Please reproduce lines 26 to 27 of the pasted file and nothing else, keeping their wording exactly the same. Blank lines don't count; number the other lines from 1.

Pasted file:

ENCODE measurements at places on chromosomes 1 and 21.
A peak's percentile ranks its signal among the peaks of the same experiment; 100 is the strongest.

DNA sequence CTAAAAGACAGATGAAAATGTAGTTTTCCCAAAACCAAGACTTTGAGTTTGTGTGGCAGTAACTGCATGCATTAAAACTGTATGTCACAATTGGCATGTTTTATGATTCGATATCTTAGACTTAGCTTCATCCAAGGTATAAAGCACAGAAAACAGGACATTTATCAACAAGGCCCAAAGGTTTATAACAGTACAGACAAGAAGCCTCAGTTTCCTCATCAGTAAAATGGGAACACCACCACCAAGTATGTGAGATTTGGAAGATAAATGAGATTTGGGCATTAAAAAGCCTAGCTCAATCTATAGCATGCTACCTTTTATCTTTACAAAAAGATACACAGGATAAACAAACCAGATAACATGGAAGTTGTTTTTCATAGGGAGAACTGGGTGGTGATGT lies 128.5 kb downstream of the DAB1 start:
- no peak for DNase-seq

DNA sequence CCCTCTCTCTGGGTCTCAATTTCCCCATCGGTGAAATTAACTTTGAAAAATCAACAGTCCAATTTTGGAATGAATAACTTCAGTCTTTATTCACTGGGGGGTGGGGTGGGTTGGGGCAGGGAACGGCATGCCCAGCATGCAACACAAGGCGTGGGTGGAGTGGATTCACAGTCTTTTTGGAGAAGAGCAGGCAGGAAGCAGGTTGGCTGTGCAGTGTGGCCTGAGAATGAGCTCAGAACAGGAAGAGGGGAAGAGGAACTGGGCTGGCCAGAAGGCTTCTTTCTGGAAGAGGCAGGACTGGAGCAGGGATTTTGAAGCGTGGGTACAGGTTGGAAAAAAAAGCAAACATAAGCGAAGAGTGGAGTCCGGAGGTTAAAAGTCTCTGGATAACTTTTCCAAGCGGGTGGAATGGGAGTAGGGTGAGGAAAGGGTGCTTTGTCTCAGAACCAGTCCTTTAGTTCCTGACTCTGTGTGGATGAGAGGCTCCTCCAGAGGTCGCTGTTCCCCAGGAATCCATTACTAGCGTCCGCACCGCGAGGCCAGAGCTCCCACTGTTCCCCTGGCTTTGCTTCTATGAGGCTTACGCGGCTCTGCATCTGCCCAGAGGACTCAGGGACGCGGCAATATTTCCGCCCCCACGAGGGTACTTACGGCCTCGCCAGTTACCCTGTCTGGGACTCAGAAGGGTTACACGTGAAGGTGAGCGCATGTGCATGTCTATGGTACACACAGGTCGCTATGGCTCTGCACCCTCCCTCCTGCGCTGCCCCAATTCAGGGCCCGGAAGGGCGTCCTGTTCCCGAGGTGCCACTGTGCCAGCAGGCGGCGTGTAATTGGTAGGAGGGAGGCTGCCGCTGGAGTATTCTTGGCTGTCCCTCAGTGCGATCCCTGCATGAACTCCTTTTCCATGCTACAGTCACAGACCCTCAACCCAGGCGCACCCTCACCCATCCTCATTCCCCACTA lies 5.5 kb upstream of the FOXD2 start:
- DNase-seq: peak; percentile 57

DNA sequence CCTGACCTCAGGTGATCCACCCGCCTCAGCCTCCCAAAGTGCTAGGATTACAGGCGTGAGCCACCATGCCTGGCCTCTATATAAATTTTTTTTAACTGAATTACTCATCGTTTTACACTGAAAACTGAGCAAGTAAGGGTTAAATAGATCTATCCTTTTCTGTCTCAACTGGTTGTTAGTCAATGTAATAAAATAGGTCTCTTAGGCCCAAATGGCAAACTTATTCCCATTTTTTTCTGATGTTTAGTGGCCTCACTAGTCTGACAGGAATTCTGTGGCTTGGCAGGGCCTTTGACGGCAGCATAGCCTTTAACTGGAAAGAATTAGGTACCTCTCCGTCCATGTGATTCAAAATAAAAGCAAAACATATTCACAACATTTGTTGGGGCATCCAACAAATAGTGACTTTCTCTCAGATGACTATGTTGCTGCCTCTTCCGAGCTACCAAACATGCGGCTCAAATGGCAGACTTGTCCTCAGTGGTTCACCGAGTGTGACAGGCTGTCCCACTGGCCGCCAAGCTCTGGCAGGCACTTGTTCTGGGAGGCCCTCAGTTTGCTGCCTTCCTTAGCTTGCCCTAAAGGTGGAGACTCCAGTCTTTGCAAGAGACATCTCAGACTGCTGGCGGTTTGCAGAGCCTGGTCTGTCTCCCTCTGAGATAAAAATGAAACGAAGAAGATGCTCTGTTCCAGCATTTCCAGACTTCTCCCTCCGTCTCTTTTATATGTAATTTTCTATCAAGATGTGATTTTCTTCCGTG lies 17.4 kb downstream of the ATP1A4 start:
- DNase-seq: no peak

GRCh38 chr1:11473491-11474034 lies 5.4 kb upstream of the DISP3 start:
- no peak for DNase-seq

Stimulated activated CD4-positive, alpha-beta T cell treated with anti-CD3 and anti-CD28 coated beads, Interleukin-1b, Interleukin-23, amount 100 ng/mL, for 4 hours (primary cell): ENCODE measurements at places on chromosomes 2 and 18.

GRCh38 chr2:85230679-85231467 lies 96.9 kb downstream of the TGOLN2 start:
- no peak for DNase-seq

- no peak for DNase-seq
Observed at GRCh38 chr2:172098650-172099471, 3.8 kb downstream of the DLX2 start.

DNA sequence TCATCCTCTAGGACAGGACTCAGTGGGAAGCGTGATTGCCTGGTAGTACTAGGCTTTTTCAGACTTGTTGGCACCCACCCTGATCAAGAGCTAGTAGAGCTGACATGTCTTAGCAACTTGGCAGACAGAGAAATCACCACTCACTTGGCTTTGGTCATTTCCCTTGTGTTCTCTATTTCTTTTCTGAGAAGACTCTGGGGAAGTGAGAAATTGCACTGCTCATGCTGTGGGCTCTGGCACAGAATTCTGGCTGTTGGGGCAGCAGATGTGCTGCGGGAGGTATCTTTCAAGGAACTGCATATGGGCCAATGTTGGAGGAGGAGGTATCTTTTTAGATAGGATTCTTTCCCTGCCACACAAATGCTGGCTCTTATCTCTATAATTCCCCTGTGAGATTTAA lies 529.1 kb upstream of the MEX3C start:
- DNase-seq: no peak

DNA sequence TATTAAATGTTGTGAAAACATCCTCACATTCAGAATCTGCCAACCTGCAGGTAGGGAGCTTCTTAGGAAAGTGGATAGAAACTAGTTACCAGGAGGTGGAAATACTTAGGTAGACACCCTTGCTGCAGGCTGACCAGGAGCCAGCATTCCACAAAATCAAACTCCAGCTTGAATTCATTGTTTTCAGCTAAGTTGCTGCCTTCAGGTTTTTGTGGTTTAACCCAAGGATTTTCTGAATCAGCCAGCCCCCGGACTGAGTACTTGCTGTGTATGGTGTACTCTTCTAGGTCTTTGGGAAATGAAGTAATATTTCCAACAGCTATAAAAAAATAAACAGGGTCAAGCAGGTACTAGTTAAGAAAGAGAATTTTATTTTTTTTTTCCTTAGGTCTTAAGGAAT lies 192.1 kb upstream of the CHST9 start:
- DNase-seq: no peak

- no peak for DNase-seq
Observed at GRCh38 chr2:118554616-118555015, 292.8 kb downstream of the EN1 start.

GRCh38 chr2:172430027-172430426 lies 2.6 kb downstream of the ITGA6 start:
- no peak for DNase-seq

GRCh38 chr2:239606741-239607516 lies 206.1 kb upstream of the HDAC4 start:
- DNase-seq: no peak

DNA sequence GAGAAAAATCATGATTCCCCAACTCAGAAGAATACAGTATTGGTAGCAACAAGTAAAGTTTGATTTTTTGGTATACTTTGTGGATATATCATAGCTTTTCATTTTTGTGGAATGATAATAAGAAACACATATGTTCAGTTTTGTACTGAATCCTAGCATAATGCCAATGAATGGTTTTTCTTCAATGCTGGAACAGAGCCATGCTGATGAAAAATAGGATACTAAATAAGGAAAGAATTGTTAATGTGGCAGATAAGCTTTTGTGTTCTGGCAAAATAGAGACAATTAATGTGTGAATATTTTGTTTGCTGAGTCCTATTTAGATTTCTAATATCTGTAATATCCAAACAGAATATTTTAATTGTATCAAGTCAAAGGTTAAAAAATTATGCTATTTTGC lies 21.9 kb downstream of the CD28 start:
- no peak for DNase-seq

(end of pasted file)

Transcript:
DNA sequence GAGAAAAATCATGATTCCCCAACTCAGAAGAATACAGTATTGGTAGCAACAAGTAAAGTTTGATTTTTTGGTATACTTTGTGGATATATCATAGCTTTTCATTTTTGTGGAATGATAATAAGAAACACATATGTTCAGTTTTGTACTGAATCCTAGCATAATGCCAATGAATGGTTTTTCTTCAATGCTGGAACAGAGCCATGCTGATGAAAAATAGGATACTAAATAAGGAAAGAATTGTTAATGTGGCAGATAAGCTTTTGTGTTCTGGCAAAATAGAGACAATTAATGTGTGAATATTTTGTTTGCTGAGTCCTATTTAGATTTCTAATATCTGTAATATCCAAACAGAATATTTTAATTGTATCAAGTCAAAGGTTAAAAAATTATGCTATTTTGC lies 21.9 kb downstream of the CD28 start:
- no peak for DNase-seq